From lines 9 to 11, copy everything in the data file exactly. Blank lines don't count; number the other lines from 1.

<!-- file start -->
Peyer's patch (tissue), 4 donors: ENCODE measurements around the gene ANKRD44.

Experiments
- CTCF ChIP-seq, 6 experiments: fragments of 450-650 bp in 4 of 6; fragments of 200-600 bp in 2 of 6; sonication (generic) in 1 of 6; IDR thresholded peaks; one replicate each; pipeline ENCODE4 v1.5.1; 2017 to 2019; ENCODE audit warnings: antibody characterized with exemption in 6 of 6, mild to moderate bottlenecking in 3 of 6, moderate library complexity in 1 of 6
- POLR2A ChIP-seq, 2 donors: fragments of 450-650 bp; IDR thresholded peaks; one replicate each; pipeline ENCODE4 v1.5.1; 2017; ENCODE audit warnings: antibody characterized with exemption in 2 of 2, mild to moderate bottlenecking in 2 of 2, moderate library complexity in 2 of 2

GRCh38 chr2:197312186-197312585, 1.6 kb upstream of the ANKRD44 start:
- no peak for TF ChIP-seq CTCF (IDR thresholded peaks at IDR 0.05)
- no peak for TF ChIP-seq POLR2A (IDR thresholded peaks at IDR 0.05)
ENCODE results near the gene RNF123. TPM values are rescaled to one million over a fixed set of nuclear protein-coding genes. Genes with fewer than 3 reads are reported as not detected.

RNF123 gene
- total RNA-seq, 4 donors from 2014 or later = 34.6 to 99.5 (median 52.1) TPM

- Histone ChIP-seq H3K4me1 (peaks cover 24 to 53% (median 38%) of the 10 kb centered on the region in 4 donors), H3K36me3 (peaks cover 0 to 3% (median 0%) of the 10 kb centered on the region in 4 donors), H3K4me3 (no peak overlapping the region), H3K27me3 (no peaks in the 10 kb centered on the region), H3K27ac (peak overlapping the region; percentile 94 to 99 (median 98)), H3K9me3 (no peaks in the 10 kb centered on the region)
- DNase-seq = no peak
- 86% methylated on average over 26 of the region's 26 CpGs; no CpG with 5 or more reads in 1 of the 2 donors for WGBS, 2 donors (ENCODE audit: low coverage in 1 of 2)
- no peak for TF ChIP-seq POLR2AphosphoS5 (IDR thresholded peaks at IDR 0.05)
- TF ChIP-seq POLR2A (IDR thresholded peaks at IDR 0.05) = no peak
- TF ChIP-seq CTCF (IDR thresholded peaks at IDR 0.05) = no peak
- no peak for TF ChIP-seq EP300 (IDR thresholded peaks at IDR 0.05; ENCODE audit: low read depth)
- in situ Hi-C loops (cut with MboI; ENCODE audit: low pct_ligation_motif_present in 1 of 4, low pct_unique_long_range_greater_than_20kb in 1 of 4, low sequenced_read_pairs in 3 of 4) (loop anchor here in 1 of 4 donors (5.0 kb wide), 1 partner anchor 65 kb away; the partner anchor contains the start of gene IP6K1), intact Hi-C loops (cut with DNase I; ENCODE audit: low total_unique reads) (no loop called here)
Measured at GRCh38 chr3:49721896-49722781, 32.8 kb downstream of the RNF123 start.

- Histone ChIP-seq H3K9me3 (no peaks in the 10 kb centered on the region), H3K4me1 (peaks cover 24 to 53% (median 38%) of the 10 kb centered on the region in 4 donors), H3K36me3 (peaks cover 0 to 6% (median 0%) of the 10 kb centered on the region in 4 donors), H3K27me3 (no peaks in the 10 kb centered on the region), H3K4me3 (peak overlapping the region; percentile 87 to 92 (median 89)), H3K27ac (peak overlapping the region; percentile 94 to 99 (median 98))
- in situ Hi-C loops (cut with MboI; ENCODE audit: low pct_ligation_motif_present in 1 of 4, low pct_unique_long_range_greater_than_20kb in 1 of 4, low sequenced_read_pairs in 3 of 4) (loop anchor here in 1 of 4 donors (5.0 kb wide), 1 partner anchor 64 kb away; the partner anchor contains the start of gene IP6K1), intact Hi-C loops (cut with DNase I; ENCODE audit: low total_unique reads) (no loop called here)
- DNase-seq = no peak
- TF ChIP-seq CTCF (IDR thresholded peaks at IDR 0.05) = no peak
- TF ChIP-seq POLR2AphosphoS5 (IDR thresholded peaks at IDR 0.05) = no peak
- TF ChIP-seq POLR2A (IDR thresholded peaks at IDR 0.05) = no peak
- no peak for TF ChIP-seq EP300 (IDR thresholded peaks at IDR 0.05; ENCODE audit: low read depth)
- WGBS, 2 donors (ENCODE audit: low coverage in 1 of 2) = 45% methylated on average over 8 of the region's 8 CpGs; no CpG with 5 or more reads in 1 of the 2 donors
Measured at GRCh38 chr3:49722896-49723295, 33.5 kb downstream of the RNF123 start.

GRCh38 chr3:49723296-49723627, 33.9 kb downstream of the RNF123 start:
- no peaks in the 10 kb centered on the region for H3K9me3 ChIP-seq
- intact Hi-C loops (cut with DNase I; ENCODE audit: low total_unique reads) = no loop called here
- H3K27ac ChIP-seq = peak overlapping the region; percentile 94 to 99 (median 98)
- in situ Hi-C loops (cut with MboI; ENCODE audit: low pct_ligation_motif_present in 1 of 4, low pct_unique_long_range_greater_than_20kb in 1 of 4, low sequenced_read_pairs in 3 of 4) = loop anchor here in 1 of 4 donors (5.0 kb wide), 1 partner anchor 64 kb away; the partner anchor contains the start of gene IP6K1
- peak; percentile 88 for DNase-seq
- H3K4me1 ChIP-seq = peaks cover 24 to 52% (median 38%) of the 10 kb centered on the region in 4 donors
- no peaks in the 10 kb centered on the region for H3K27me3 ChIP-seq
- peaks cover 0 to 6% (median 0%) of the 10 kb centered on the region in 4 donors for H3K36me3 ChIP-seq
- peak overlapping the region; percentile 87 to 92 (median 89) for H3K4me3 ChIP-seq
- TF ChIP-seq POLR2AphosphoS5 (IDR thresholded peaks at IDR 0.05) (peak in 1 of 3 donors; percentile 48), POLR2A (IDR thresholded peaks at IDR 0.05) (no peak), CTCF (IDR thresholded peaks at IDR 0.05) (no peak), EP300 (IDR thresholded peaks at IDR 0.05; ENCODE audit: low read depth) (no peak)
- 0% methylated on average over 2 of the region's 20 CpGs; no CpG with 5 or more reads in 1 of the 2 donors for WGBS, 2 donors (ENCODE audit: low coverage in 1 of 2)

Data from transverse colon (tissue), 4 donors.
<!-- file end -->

RNF123 gene
- total RNA-seq, 4 donors from 2014 or later = 34.6 to 99.5 (median 52.1) TPM

- Histone ChIP-seq H3K4me1 (peaks cover 24 to 53% (median 38%) of the 10 kb centered on the region in 4 donors), H3K36me3 (peaks cover 0 to 3% (median 0%) of the 10 kb centered on the region in 4 donors), H3K4me3 (no peak overlapping the region), H3K27me3 (no peaks in the 10 kb centered on the region), H3K27ac (peak overlapping the region; percentile 94 to 99 (median 98)), H3K9me3 (no peaks in the 10 kb centered on the region)